Musical Glossary

Brought to you by
Keyboard Exchange International

Below are some musical terms and their definitions. This was take directly from the Hammond Organ Owner's Playing Guide for Console Models D-100, RT-3, B-3, C-3 and A-100 series on pages 82-83.

A cappella – Choral music without instrumental accompaniment.

Accelerando – Becoming faster.

Accidental – Sign of chromatic alternation, momentarily introduced for single notes or measures.

Adagio – Slow, tranquil.

Agogic – Denoting all the subtleties of performance achieved by modification of tempo.

Alla Marcia – In march style.

Allegretto – Quite lively, moderately fast (faster than Andante, slower than Allegro).

Allegro – Lively, rapid.

Andante – Moving, moderately slow.

Andantino – A little faster than Andante.

Appoggiatura – Note of embellishment, grace note.

Attack – The speed with which an organ speaks ; time between the playing of a note and the resulting tone.

Augmented Interval – Interval increased by a half step.

Aria – An elaborate solo song.

Arpeggio – Notes of a chord when played one after another.

A tempo – Return to the original rate of speed.

Cantabile – In a singing style.

Chromatic scale – Composed of successive half steps.

Coda – A concluding section added to a composition.

Con brio – With vigor and spirit.

Con moto – With movement.

Consonance – A combination of tones in agreement of sound.

Counterpoint – A study of melodies and their interrelationships.

Da capo al fine – Repeat from the beginning to the end (D.C).

Dal Segno al fine – Repeat from the sign( ) to the end (D.S).

Decay – The time during which one or more sustained notes die away.

Diminished Interval – Interval decreased by a half step.

Diapason – A flue-pipe work of the organ which forms the backbone of each manual ; the characteristic full (foundation) sound of the organ.

Diatonic – Denoting the natural scale consisting of five whole steps and two half steps, e.g. as it is produced on the white keys of the keyboard.

Dissonance – A combination of tones in disagreement, unrestful, needing a consonance to follow for completeness.

Dolce – Sweet, soft.

Duet – Composition for or rendition by two performers.

Dynamic marks – Words, signs, etc., indicating degree of sound volume.

Etude – A study, primarily designed to aid the student in the development of his mechanical and technical ability.

Fine – Close, end.

Flat – Sign (b) which indicates lowering the pitch of a note by a halt step.

Forte (f) – Loud.

Fortissimo (ff) – Very loud.

Glissando – The execution of rapid scales by a sliding movement of the hand or finger over the keys.

Half Step – Next adjacent key up or down.

Harmonics – Over-tones (or integral multiples of fundamental frequency) that make up tone color.

II canto ben marcato – The melody played very distinctly.

Largo – Extremely slow, broad.

Lento – Slow

Legato – Connected, smooth.

Ledger lines – Lines added above or below the staff for those notes too high or low to be represented on the staff.

Meno – Less.

Mezzo – Half.

Mezzo forte (mf) – Moderately loud.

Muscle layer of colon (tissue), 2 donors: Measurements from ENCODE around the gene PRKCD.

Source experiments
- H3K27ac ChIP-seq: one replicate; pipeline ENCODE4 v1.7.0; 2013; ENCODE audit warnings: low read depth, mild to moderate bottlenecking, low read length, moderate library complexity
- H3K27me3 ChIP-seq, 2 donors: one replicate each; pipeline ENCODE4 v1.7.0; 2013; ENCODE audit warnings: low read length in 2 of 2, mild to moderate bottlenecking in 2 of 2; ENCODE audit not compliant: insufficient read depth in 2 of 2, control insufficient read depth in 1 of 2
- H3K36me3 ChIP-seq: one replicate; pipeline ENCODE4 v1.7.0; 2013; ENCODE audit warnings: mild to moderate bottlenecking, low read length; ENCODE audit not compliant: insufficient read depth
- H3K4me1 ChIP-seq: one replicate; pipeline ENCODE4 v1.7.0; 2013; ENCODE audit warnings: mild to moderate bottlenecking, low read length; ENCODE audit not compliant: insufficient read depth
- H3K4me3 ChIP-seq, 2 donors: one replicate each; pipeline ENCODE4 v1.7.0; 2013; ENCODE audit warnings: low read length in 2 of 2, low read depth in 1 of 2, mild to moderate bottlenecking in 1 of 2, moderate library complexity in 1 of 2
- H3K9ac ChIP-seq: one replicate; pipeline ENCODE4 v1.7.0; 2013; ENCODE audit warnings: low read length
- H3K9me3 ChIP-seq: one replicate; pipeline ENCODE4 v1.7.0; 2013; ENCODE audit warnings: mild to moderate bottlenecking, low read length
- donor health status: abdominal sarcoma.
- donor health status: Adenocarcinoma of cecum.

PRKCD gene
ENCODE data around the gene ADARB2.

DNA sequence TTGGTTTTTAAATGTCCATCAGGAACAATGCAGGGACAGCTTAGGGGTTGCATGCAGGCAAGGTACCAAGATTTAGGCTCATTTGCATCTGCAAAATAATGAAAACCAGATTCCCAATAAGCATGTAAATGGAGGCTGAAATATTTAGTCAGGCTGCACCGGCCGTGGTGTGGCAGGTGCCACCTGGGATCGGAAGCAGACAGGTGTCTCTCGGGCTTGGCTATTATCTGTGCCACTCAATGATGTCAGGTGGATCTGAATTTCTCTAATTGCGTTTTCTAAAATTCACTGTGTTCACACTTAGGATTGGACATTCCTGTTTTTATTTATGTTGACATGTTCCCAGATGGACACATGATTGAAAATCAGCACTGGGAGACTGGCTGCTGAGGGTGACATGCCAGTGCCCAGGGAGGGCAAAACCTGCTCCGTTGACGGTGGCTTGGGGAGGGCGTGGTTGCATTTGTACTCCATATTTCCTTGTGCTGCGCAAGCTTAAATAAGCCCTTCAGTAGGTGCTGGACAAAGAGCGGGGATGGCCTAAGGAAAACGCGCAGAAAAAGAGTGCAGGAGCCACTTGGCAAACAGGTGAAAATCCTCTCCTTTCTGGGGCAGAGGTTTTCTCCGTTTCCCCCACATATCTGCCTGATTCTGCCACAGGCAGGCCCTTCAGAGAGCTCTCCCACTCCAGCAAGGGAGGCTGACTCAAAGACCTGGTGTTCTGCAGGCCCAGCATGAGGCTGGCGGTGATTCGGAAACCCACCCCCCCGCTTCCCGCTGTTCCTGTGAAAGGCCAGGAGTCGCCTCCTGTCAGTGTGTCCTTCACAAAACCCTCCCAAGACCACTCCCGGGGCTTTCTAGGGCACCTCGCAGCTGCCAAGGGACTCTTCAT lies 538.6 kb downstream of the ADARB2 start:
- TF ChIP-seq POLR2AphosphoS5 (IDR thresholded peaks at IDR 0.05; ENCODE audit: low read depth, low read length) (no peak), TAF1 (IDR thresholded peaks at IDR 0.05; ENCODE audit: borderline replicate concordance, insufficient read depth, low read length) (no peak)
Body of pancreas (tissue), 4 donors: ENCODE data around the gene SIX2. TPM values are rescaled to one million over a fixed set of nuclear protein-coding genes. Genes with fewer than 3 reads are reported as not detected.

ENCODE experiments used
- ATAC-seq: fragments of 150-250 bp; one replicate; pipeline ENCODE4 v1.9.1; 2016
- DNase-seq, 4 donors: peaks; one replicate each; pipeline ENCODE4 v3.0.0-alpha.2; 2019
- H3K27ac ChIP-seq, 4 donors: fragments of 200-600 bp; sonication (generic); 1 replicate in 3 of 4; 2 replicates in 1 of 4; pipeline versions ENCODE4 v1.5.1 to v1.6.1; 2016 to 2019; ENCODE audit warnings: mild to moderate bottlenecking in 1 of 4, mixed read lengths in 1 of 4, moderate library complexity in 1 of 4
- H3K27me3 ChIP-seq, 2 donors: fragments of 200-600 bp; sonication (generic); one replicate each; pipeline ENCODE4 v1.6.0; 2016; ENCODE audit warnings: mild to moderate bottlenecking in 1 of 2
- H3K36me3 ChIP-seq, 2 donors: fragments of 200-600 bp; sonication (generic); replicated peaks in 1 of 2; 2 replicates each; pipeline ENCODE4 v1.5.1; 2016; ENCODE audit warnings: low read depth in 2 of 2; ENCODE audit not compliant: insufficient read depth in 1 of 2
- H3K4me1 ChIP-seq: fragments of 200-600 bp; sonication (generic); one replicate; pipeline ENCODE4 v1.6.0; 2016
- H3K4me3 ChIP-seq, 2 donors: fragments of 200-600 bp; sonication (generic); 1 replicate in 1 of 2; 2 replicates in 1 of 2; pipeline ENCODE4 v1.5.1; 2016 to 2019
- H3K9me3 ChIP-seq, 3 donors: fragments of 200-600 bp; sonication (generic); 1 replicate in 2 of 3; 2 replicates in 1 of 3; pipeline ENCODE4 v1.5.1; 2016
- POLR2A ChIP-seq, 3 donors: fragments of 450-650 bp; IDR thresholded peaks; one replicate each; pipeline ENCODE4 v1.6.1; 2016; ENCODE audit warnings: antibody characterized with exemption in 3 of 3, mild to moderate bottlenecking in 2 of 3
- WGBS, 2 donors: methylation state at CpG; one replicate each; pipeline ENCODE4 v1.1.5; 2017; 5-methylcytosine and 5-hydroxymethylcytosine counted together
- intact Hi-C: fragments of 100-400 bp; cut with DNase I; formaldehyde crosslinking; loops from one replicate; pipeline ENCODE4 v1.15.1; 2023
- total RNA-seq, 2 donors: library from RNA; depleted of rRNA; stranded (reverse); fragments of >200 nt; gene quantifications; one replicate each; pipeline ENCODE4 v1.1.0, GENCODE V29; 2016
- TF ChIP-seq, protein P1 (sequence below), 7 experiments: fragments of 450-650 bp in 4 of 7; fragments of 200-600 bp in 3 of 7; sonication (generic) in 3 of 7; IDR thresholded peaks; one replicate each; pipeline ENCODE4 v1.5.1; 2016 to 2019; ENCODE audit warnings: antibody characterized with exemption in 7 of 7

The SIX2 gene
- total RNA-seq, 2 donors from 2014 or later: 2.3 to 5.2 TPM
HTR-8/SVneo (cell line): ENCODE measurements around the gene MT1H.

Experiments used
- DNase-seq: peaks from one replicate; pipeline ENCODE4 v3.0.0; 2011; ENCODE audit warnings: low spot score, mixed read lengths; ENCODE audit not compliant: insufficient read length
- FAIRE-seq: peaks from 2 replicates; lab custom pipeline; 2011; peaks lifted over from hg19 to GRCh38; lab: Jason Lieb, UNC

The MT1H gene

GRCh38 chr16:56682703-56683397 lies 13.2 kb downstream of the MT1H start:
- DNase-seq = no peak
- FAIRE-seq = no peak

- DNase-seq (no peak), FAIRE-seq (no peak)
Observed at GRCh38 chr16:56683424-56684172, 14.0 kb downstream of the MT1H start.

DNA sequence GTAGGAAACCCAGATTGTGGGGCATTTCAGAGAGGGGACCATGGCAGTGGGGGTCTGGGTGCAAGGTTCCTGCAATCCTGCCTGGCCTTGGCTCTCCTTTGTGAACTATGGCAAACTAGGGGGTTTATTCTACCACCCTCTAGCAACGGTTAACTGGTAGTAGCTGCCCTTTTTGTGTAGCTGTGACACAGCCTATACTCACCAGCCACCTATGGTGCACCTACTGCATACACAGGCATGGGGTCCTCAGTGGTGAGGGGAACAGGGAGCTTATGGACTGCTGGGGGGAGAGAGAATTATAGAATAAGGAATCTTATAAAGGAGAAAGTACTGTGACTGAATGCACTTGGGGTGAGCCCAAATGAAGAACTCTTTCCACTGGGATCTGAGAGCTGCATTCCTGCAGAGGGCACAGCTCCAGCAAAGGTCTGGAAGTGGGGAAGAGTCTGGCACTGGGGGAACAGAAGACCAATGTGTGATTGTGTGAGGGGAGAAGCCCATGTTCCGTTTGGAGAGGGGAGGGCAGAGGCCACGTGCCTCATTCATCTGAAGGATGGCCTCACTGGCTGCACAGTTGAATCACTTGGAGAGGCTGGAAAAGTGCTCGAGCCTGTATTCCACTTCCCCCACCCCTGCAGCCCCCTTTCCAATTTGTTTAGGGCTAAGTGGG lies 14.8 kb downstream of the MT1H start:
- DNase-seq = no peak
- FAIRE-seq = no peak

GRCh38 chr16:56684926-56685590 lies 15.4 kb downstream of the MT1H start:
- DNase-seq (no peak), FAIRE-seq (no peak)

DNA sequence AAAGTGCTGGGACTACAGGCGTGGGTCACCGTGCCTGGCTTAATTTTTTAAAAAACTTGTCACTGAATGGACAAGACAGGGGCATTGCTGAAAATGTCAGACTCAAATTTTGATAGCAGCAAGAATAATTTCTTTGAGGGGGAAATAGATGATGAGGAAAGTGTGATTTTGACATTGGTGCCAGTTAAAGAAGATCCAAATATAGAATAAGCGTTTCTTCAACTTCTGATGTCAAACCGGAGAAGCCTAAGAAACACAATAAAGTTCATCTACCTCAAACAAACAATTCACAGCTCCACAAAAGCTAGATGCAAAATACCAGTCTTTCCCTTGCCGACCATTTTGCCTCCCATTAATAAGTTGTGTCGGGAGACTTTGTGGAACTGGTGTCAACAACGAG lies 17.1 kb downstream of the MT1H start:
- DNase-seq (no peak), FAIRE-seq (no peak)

Mezzo piano (mp) – Moderately soft.

Misterioso – In a style suggestive of mystery.

Moderato – Moderate rate of speed.

Molto – Much.

Non tanto – Not so much.

Octave – Interval embracing eight diatonic tones; e.g. C to C, up or down.

Percussion – Pertaining to those instruments which are sounded by striking or shaking.

Perdendo – Gradually dying away. Perfect Interval – The unison, 4th, 5th and octave which retain the same character when inverted.

Pesante – Heavy.

Piano (p) – Soft.

Pianissimo (pp) – Very soft.

Poco a poco – Little by little

Presto – Very quick.

Prestissimo – As fast as possible.

Primo – First.

Rallentando – Gradually growing slower (rall.).

Rinforzando – A sudden stress applied to a single note or chord.

Ritardando – Gradually growing slower (rit.).

Ritenuto – Immediate reduction of speed.

Root – That note on which a chord is built.

Secondo – Second.

Semplice – Simple.

Sempre – Always.

Senza – Without.

Sforzando (sfz) – A sudden and strong accent on a single note or chord.

Sharp – The sign (#) which indicates a raising of a note by a half step.

Smorzando – Dying away.

Solfeggio – Singing the degrees of the scale by syllables (usually DO, RE, MI, etc.).

Sopra – Above.

Sotto – Under.

Strepitoso – Noisy.

Stringendo – Quickening.

Subito – Suddenly.

Syncopation – Any deliberate upsetting of the normal pulse of meter, accent, and rhythm.

Tacet – Is silent.

Tanto – Much, so much.

Tempo – Rate of speed of a composition.

Teneramente – Tenderly.

Tenuto – Hold, sustain.

Timbre – The color or quality of tone.

Timoroso – Timid, fearful.

Triad – Three-toned chord : root, third, and fifth.

Troppo – Too much.

Turn – An embellishment consisting of four or five notes (usually a principal note played in alternation with its higher and lower auxiliary).

Tremolo – The continuous quick reiteration of the same tone, or the alternation of a tone and its octave, third, fifth (sometimes denotes a light fluctuation of pitch, i.e. vibration).

Tremulant – A mechanical organ device which produces pulsations of tone. Una corda – In piano, a direction to use the left (soft) pedal.

Unison – The pseudo-interval formed by a tone and its duplication.

Veloce – Quick.

Vibrato – A continuous fluctuation of pitch used to increase the emotional quality of tone.

Vivace – Lively, brisk.

Vivo – Lively.

Whole step – Two half steps.

Hammond B3 World is brought to you buy Keyboard Exchange International. Are you looking to buy a Hammond Organ? You can view our current inventory of Hammond Organs for sale. If you need financing for your Hammond Organ we can help! We buy, sell, trade and restore Hammond Organs and Leslie Speakers. Contact us at or 407-323-7493